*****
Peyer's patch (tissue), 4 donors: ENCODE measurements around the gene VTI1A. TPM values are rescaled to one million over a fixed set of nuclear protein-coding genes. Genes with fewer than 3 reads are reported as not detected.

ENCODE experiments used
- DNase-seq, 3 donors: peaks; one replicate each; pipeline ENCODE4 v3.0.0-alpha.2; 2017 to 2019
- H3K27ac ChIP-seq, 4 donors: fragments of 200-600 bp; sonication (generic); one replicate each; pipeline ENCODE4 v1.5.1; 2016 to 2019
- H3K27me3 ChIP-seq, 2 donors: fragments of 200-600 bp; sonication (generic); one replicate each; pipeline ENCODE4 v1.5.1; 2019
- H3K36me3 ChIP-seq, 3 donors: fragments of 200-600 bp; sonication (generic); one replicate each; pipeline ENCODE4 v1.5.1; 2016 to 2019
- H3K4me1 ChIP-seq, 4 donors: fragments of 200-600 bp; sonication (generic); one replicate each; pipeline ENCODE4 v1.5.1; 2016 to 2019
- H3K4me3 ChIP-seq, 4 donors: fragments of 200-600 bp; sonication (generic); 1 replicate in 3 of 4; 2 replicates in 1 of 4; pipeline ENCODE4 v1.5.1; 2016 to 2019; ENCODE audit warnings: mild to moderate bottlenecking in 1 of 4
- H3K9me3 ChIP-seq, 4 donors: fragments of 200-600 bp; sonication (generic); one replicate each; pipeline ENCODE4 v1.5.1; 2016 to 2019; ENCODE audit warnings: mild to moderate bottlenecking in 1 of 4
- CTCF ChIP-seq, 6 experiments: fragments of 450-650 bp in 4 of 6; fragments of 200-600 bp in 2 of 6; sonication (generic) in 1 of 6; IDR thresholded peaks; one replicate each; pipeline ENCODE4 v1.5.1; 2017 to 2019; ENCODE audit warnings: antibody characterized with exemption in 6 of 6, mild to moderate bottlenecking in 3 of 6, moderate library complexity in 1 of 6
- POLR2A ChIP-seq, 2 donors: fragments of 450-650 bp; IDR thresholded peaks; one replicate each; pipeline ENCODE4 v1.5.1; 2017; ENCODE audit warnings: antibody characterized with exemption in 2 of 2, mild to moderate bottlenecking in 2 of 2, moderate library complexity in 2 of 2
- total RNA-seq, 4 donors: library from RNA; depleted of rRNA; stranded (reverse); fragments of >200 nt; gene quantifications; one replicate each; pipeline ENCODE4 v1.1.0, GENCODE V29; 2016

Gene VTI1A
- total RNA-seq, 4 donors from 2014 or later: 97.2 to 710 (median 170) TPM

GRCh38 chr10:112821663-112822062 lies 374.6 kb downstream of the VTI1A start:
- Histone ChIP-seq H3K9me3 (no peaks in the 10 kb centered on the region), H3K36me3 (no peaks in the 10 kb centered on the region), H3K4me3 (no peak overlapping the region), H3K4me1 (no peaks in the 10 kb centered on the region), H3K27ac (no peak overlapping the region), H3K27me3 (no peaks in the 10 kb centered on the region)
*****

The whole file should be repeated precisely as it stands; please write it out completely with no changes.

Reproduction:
Peyer's patch (tissue), 4 donors: ENCODE measurements around the gene VTI1A. TPM values are rescaled to one million over a fixed set of nuclear protein-coding genes. Genes with fewer than 3 reads are reported as not detected.

ENCODE experiments used
- DNase-seq, 3 donors: peaks; one replicate each; pipeline ENCODE4 v3.0.0-alpha.2; 2017 to 2019
- H3K27ac ChIP-seq, 4 donors: fragments of 200-600 bp; sonication (generic); one replicate each; pipeline ENCODE4 v1.5.1; 2016 to 2019
- H3K27me3 ChIP-seq, 2 donors: fragments of 200-600 bp; sonication (generic); one replicate each; pipeline ENCODE4 v1.5.1; 2019
- H3K36me3 ChIP-seq, 3 donors: fragments of 200-600 bp; sonication (generic); one replicate each; pipeline ENCODE4 v1.5.1; 2016 to 2019
- H3K4me1 ChIP-seq, 4 donors: fragments of 200-600 bp; sonication (generic); one replicate each; pipeline ENCODE4 v1.5.1; 2016 to 2019
- H3K4me3 ChIP-seq, 4 donors: fragments of 200-600 bp; sonication (generic); 1 replicate in 3 of 4; 2 replicates in 1 of 4; pipeline ENCODE4 v1.5.1; 2016 to 2019; ENCODE audit warnings: mild to moderate bottlenecking in 1 of 4
- H3K9me3 ChIP-seq, 4 donors: fragments of 200-600 bp; sonication (generic); one replicate each; pipeline ENCODE4 v1.5.1; 2016 to 2019; ENCODE audit warnings: mild to moderate bottlenecking in 1 of 4
- CTCF ChIP-seq, 6 experiments: fragments of 450-650 bp in 4 of 6; fragments of 200-600 bp in 2 of 6; sonication (generic) in 1 of 6; IDR thresholded peaks; one replicate each; pipeline ENCODE4 v1.5.1; 2017 to 2019; ENCODE audit warnings: antibody characterized with exemption in 6 of 6, mild to moderate bottlenecking in 3 of 6, moderate library complexity in 1 of 6
- POLR2A ChIP-seq, 2 donors: fragments of 450-650 bp; IDR thresholded peaks; one replicate each; pipeline ENCODE4 v1.5.1; 2017; ENCODE audit warnings: antibody characterized with exemption in 2 of 2, mild to moderate bottlenecking in 2 of 2, moderate library complexity in 2 of 2
- total RNA-seq, 4 donors: library from RNA; depleted of rRNA; stranded (reverse); fragments of >200 nt; gene quantifications; one replicate each; pipeline ENCODE4 v1.1.0, GENCODE V29; 2016

Gene VTI1A
- total RNA-seq, 4 donors from 2014 or later: 97.2 to 710 (median 170) TPM

GRCh38 chr10:112821663-112822062 lies 374.6 kb downstream of the VTI1A start:
- Histone ChIP-seq H3K9me3 (no peaks in the 10 kb centered on the region), H3K36me3 (no peaks in the 10 kb centered on the region), H3K4me3 (no peak overlapping the region), H3K4me1 (no peaks in the 10 kb centered on the region), H3K27ac (no peak overlapping the region), H3K27me3 (no peaks in the 10 kb centered on the region)